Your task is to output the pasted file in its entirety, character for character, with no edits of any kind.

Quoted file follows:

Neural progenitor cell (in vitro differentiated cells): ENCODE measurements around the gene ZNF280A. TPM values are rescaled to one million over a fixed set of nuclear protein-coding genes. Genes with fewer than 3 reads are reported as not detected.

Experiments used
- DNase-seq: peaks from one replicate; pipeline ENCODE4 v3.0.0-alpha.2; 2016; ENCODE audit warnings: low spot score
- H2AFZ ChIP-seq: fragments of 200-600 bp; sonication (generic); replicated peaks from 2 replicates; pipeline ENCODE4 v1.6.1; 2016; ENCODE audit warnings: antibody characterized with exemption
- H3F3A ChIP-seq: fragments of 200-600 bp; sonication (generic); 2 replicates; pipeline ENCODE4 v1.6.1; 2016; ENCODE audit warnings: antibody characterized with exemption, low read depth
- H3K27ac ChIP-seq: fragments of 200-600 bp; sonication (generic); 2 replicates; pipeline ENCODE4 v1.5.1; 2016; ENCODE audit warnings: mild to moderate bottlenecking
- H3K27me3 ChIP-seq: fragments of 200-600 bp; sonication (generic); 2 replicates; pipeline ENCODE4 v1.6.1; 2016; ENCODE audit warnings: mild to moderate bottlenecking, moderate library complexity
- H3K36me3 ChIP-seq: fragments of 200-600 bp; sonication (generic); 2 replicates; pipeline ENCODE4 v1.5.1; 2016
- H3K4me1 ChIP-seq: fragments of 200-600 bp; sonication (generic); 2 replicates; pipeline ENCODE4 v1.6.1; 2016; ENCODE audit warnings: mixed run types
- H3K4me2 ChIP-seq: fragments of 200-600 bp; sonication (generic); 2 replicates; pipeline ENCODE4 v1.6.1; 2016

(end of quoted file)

Neural progenitor cell (in vitro differentiated cells): ENCODE measurements around the gene ZNF280A. TPM values are rescaled to one million over a fixed set of nuclear protein-coding genes. Genes with fewer than 3 reads are reported as not detected.

Experiments used
- DNase-seq: peaks from one replicate; pipeline ENCODE4 v3.0.0-alpha.2; 2016; ENCODE audit warnings: low spot score
- H2AFZ ChIP-seq: fragments of 200-600 bp; sonication (generic); replicated peaks from 2 replicates; pipeline ENCODE4 v1.6.1; 2016; ENCODE audit warnings: antibody characterized with exemption
- H3F3A ChIP-seq: fragments of 200-600 bp; sonication (generic); 2 replicates; pipeline ENCODE4 v1.6.1; 2016; ENCODE audit warnings: antibody characterized with exemption, low read depth
- H3K27ac ChIP-seq: fragments of 200-600 bp; sonication (generic); 2 replicates; pipeline ENCODE4 v1.5.1; 2016; ENCODE audit warnings: mild to moderate bottlenecking
- H3K27me3 ChIP-seq: fragments of 200-600 bp; sonication (generic); 2 replicates; pipeline ENCODE4 v1.6.1; 2016; ENCODE audit warnings: mild to moderate bottlenecking, moderate library complexity
- H3K36me3 ChIP-seq: fragments of 200-600 bp; sonication (generic); 2 replicates; pipeline ENCODE4 v1.5.1; 2016
- H3K4me1 ChIP-seq: fragments of 200-600 bp; sonication (generic); 2 replicates; pipeline ENCODE4 v1.6.1; 2016; ENCODE audit warnings: mixed run types
- H3K4me2 ChIP-seq: fragments of 200-600 bp; sonication (generic); 2 replicates; pipeline ENCODE4 v1.6.1; 2016